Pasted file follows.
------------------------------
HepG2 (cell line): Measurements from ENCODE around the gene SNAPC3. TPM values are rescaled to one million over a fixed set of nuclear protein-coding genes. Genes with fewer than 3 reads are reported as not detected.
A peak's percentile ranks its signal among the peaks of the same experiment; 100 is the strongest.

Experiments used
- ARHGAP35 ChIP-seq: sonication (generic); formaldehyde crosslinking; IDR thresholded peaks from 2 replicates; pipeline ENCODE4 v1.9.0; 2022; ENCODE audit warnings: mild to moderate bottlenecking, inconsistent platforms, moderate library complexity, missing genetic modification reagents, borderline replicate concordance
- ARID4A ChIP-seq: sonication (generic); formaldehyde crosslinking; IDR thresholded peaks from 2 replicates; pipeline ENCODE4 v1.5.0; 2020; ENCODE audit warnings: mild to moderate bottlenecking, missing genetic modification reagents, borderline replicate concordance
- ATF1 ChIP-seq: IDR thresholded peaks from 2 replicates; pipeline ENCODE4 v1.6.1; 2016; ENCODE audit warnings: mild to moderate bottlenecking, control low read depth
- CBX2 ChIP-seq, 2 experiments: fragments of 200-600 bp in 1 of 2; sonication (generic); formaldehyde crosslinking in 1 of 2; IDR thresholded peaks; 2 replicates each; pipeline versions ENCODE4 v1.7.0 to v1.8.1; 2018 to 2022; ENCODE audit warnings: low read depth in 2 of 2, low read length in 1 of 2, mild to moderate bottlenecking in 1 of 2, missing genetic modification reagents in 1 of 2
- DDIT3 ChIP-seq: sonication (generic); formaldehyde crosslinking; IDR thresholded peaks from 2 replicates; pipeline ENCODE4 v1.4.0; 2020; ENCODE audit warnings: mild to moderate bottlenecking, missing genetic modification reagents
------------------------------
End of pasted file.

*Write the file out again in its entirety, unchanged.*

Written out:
HepG2 (cell line): Measurements from ENCODE around the gene SNAPC3. TPM values are rescaled to one million over a fixed set of nuclear protein-coding genes. Genes with fewer than 3 reads are reported as not detected.
A peak's percentile ranks its signal among the peaks of the same experiment; 100 is the strongest.

Experiments used
- ARHGAP35 ChIP-seq: sonication (generic); formaldehyde crosslinking; IDR thresholded peaks from 2 replicates; pipeline ENCODE4 v1.9.0; 2022; ENCODE audit warnings: mild to moderate bottlenecking, inconsistent platforms, moderate library complexity, missing genetic modification reagents, borderline replicate concordance
- ARID4A ChIP-seq: sonication (generic); formaldehyde crosslinking; IDR thresholded peaks from 2 replicates; pipeline ENCODE4 v1.5.0; 2020; ENCODE audit warnings: mild to moderate bottlenecking, missing genetic modification reagents, borderline replicate concordance
- ATF1 ChIP-seq: IDR thresholded peaks from 2 replicates; pipeline ENCODE4 v1.6.1; 2016; ENCODE audit warnings: mild to moderate bottlenecking, control low read depth
- CBX2 ChIP-seq, 2 experiments: fragments of 200-600 bp in 1 of 2; sonication (generic); formaldehyde crosslinking in 1 of 2; IDR thresholded peaks; 2 replicates each; pipeline versions ENCODE4 v1.7.0 to v1.8.1; 2018 to 2022; ENCODE audit warnings: low read depth in 2 of 2, low read length in 1 of 2, mild to moderate bottlenecking in 1 of 2, missing genetic modification reagents in 1 of 2
- DDIT3 ChIP-seq: sonication (generic); formaldehyde crosslinking; IDR thresholded peaks from 2 replicates; pipeline ENCODE4 v1.4.0; 2020; ENCODE audit warnings: mild to moderate bottlenecking, missing genetic modification reagents